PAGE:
Advanced Yoga Practices
Tantra Lessons

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Lesson T38 - Pornography, Compulsive Habits, and Tantra  (Audio)

From: Yogani
Date: Mon Jan 3, 2005 0:36pm

New Visitors: It is recommended you read from the beginning of this tantra yoga archive, as previous lessons are prerequisite to this one. The first lesson is, "What is tantra yoga?"

Q: I have a question about pornography. I have a problem with this addiction, and masturbation, and I want to know how to stop this bad habit. Please help me. I practice yoga and meditation and I want to control this instinct. Thanks.

A: Thank you for writing and sharing. Your desire to deal with an obsession for pornography and masturbation means the solution is already being formed. Desire is the first step. Your meditation is bringing up inner silence, and that is calling your inner energies to a higher purpose. In this situation, "vices" can become a means for yoga. By this I mean that, with a strong desire for a higher purpose (bhakti), you can make good use of the methods of tantra to transform your sexual obsessions. If you have not already, please review the tantra lessons. There you will find techniques, including the holdback method, blocking, and the count method, which can be used during any kind of sexual activity in solo or partner mode to achieve the primary goals of tantric sex -- preservation and cultivation of sexual energy. This is brahmacharya.

But let's be clear about an important point. Nowhere in the AYP lessons is sexual activity beyond our personal norm encouraged for the purposes of tantra. Knowing sexual techniques is not a license to engage in excesses we normally would not. I say this because there has been some misunderstanding about it. For example, on the last tantra lesson #T37 regarding the use of sexual fantasies for tantra when they happen, some have asked if this is a license to indulge in sexually covetous desires. No it is not. But if the desires are happening, we will do better to make good use of them with tantric techniques than to try and squelch them into karmic repressions that can rise again later on. With bhakti, sitting practices, and tantric methods, we can transform these to a higher purpose within our nervous system. Then the energies will be contributing to our enlightenment, and be a burden to us no more.

The same thing goes for pornography and other sexual feelings and behaviors that we may be obsessive about. They are not encouraged for their own sake. But if they are happening, if the tendency and conduct are there already, then we can redirect the energy through bhakti and tantric methods. So, whatever our sexual tendencies may be -- whether they would be considered normal or abnormal by us or anyone else -- they can be redirected through yoga and tantric methods. You are experiencing this already with the rise of your desire to overcome what you see as a destructive behavior. Yes, it is destructive. But you don't necessarily have to shut it off. Maybe better to redirect it to a higher purpose. In doing that, the tiger of our unruly sexual obsession can be tamed to permanently serve a higher purpose, rather than caged, only to eat us later when the tiger escapes again -- and it will.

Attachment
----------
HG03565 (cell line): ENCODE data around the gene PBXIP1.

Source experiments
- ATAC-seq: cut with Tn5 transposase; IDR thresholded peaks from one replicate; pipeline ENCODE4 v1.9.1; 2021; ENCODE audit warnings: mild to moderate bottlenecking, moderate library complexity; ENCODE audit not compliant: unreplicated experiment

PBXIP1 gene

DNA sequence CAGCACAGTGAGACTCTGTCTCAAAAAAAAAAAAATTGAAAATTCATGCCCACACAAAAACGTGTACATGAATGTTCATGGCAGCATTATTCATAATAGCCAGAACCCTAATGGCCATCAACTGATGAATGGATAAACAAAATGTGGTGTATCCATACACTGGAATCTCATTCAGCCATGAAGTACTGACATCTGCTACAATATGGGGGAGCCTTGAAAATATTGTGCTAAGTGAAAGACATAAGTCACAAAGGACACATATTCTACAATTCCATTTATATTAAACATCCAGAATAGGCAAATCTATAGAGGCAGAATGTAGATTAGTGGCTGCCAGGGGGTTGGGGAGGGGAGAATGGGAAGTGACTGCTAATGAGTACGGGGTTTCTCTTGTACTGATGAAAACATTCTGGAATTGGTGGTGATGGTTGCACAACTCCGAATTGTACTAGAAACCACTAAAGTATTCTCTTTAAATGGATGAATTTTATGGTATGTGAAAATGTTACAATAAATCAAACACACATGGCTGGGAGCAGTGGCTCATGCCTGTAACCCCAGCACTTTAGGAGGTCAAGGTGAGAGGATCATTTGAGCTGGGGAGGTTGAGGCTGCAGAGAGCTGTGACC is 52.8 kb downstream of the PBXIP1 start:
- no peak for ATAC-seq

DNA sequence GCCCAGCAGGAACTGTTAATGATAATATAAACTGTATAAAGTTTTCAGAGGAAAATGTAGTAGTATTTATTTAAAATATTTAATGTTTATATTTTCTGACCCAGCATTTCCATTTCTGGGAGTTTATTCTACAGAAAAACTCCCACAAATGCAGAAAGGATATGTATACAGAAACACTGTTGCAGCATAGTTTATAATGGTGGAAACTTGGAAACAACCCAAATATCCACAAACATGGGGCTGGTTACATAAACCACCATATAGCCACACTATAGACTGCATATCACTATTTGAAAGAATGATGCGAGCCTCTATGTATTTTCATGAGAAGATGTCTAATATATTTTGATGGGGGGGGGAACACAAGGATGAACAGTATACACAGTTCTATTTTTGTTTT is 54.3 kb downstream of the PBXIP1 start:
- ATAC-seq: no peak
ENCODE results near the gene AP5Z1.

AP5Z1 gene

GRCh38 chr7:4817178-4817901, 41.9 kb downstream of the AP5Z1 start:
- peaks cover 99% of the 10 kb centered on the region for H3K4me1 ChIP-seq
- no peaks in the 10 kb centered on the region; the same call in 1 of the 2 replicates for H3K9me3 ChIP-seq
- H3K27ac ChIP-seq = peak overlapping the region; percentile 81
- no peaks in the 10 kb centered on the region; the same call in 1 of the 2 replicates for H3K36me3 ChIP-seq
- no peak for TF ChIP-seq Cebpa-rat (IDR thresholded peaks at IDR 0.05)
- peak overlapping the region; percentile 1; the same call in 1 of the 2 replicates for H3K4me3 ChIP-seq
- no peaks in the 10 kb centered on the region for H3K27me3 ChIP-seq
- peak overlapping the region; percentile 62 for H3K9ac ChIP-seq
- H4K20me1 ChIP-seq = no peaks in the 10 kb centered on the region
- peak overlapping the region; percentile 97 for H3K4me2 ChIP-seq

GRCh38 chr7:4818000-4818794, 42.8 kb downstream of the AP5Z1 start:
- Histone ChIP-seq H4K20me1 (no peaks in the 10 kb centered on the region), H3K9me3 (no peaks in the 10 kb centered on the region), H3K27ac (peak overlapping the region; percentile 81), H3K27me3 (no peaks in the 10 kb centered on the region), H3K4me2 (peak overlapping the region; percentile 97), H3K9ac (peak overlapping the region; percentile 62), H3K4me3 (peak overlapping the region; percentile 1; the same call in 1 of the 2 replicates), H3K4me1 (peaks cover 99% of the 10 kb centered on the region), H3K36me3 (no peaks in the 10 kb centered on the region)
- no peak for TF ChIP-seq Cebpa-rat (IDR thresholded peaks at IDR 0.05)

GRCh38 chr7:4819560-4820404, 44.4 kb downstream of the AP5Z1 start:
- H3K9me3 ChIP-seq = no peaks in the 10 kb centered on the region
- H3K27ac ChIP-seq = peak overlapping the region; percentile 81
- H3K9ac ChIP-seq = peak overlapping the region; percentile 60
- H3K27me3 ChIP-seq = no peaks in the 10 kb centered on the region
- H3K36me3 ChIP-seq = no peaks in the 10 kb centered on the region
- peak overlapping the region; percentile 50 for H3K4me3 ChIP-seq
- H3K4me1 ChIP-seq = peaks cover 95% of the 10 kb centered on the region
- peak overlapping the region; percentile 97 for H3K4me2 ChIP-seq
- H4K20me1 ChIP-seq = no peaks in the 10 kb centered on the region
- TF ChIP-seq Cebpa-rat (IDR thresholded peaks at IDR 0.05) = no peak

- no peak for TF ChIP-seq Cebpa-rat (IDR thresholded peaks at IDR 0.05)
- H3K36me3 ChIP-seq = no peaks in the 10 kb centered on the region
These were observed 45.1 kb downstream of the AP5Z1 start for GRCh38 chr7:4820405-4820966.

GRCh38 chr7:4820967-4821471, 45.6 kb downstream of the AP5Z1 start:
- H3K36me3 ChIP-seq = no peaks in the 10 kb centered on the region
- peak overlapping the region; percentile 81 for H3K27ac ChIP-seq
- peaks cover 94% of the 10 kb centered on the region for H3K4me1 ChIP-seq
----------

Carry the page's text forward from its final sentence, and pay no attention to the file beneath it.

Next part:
Obviously, if our conduct is such that it breaks the law or seriously endangers ourself or others, then that conduct should be stopped immediately.

The permanent transformation of our nervous system to naturally express the blissful inner silence and ecstasy that are inherent within us is the key to overcoming all obsessive behaviors. This is the role of yoga. Whether it be a simple desire for truth (bhakti), sitting practices, asanas, tantric sexual methods, or joyfully engaging in service to others, all of these are tools to promote purification and opening. The more aspects of good yoga practice we can incorporate in our daily routine in an orderly fashion, the sooner we will be seeing our obsessions melting into our steadily rising enlightenment. So, keep up your practices, and add more as you are able without undo strain. The procedures of "self-pacing" should always be applied. The topic paths on the web site lists lessons for this important aspect of practice -- self pacing, which is about regulating practices is such a way so as to achieve maximum progress without creating undue discomfort or risk.

If obsessive habits are particularly strong, then yoga practices alone may not be enough. Our nervous system is a window to the infinite. Yoga cleans the window in very refined ways. If we have an addiction that is especially strong, then obstructions could be accumulating on our spiritual window faster than yoga can clean them off. Then our ability to meditate or practice other yoga methods could be hampered. A strong addiction related to alcohol, tobacco, drugs, money, food or sex, can hold us back. What can we do in this situation?

The "Twelve Step program" developed originally by Alcoholics Anonymous in the 1930s is a highly effective means for dealing with compulsive habits, and has been expanded to cover every kind of compulsive/addictive behavior. If yoga is not able to clean the window due to a deep-rooted compulsive habit, then the twelve step program can be a useful compliment. The goals of the twelve step program are consistent with yoga, and whether we consider ourselves to be compulsively addicted or not, developing a familiarity with the principles of the twelve steps is very worthwhile.

It is up to each of us to decide our course in life, and take the necessary steps to travel our path. I wish you all success on yours. Enjoy!

The guru is in you.

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Note: For detailed instructions on the methods of tantra in relation to the broad scope of yoga practices and the enlightenment process, see the AYP Tantra book. Also see AYP Plus.

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